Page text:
Monday, May 19, 2008

Soros warns global boom is over


Billionaire investor George Soros has given his gloomiest assessment of the state of the US and world economies.

He told BBC business editor Robert Peston that the "acute phase" of the credit crunch may be over but effects on the real economy are yet to be felt.

He warned the "financial bubble" of the last 25 years could be drawing to an end and the post World War II "super-boom" era could also be over.

He predicted a "more severe and longer" US slowdown than most people expect.

And he said that the UK was worse-placed than America to weather to coming economic storm, because it had such a large financial sector and has had the biggest increase in house prices.

Gloomy bankers

Mr Soros said that the current mandate of most of the world's leading central banks - where their main focus was fighting inflation - meant there was limited scope for cutting interest rates to help economies recover.

As for the Bank of the England, he said, "it was like a Greek tragedy", because they "couldn't do a U-turn" until there was a full-blown recession, which would finally take away the price pressures.

It was "inevitable" that they would keep rates too high for the good of the economy, he added.

In part, Mr Soros is echoing the gloomy forecast of the world's central bankers in recent weeks.

The head of the European Central Bank, Jean-Claude Trichet, recently told the BBC that the "market correction was still on-going".

Mervyn King, the governor of the Bank of England, warned in the Bank's inflation report that UK inflation would rise above its target while the economy would slow sharply.

Moral hazard

Mr Soros believes that central bankers are partly to blame for the credit crunch because of their past behaviour in bailing out the financial sector whenever it got into trouble for over-lending, the so-called moral hazard problem.

He said that the central banks should explicitly target asset bubbles such as housing booms and try to stop them getting out of control, which is something they have resisted doing so far.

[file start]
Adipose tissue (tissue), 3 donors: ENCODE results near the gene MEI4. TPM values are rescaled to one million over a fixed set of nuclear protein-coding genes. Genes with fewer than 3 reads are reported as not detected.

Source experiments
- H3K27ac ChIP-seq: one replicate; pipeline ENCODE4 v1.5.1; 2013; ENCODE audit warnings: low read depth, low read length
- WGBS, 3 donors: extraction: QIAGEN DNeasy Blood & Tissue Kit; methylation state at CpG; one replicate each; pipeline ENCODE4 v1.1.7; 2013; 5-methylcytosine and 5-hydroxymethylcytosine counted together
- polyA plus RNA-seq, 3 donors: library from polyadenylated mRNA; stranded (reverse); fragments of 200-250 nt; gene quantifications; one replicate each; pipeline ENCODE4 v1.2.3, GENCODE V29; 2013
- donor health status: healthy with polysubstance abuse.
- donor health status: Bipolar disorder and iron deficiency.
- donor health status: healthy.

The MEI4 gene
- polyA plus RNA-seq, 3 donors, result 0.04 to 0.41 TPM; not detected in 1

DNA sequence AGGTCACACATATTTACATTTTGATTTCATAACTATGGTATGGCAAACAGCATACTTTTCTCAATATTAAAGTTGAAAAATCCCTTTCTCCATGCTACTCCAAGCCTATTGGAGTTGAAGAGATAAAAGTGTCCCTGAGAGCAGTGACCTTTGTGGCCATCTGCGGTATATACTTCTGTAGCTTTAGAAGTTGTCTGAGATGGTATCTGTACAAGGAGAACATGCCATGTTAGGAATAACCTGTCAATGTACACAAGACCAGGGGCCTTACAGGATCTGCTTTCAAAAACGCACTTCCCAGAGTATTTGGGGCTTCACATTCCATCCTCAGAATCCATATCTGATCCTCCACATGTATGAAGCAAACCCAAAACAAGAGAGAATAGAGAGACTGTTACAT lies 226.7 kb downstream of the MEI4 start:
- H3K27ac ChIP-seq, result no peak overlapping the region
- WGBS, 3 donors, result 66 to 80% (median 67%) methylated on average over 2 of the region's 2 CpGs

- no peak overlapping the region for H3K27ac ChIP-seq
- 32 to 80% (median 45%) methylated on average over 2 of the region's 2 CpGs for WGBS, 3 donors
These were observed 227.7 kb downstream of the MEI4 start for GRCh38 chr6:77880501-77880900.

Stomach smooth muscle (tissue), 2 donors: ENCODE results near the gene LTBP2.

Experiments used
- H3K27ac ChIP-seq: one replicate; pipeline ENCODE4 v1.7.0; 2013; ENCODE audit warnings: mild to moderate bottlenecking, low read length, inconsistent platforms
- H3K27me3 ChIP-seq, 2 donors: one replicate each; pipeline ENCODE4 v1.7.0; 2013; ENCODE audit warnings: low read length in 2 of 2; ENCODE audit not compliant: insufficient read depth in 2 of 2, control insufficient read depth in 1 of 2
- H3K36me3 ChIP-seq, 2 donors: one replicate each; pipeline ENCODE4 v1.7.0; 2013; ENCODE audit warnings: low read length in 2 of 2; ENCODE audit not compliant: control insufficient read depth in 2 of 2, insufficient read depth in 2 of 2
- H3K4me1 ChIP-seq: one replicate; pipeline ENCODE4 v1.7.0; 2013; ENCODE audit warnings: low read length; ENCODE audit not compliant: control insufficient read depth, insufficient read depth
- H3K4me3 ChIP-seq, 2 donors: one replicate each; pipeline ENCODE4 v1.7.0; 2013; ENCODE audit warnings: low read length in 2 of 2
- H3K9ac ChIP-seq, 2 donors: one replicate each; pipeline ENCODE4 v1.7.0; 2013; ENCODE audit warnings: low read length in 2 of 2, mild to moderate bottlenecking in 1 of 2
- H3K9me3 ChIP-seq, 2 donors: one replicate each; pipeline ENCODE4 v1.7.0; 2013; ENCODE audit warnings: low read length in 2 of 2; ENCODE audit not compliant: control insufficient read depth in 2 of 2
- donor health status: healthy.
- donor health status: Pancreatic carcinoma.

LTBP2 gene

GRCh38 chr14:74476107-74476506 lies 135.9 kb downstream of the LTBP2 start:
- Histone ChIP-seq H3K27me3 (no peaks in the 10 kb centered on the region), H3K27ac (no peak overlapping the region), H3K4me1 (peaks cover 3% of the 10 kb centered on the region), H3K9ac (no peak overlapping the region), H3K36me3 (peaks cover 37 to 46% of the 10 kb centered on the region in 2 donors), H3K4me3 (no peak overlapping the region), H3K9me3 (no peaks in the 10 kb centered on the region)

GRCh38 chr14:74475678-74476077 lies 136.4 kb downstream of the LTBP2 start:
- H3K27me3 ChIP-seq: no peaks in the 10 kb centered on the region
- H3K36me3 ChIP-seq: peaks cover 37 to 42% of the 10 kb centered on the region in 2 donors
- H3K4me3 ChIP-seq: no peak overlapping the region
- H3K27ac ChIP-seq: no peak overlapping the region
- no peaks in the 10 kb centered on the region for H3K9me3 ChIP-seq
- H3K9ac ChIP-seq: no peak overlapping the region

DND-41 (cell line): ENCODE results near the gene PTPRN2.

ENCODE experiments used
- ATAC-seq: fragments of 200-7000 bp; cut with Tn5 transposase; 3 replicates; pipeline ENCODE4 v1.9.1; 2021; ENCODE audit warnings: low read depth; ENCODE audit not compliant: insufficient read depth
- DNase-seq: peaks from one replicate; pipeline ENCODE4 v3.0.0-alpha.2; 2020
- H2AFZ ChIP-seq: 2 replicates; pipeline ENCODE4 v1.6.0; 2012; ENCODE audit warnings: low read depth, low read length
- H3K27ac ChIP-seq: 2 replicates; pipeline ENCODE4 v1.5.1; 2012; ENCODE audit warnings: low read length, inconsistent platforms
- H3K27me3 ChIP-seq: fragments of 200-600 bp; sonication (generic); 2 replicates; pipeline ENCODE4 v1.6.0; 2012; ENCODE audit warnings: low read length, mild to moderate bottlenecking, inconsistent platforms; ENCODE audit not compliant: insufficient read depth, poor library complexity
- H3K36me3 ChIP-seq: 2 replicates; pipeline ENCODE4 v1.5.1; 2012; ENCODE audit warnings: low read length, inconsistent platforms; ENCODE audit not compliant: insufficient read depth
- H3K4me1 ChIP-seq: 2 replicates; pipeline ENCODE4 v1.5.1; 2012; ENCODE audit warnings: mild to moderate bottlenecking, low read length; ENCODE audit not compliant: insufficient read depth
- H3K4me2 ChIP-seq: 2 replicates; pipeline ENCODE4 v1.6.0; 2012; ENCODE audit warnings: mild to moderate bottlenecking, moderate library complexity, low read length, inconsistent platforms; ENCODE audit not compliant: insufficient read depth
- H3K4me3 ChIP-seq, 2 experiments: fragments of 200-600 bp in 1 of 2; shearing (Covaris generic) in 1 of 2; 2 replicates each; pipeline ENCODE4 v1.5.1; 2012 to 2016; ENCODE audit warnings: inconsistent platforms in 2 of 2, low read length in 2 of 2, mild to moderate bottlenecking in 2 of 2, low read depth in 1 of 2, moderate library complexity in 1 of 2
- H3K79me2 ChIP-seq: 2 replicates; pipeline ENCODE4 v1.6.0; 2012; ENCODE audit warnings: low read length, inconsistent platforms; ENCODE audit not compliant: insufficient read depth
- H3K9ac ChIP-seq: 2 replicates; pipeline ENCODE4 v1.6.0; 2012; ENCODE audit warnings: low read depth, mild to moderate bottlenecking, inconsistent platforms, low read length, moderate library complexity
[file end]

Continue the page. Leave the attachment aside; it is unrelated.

And he said that tougher but smarter regulation would be needed in the future in order to reduce the excess supply of credit in the economy.

These could include measures to force banks to put aside more reserves in good times to help cushion them in bad times.

Misguided markets

Mr Soros believes that oil and other commodities are over-priced, but he sees little chance of the price of oil coming down until there is a big slowdown in the richer economies.

He sees the price of oil as being driven by higher demand in developing countries such as China, where subsidised energy costs mean there is less price-sensitivity.

He also said that stock markets are still underestimating the severity and length of the economic downturn, especially in the US, and are now having a "bear market rally".

Profiting from the crisis

Mr Soros has credibility partly because he is prepared to invest his own money to back up his convictions.

The private investment fund he has resumed managing made a return of 34% last year betting that the credit crunch was more severe than many people expected.

Mr Soros was the man reported to have made $1bn in September 1992, betting correctly that the British currency would have to be devalued and leave the European Exchange Rate Mechanism.

Mr Soros has devoted much of time since then to philanthropy, especially in Eastern Europe.

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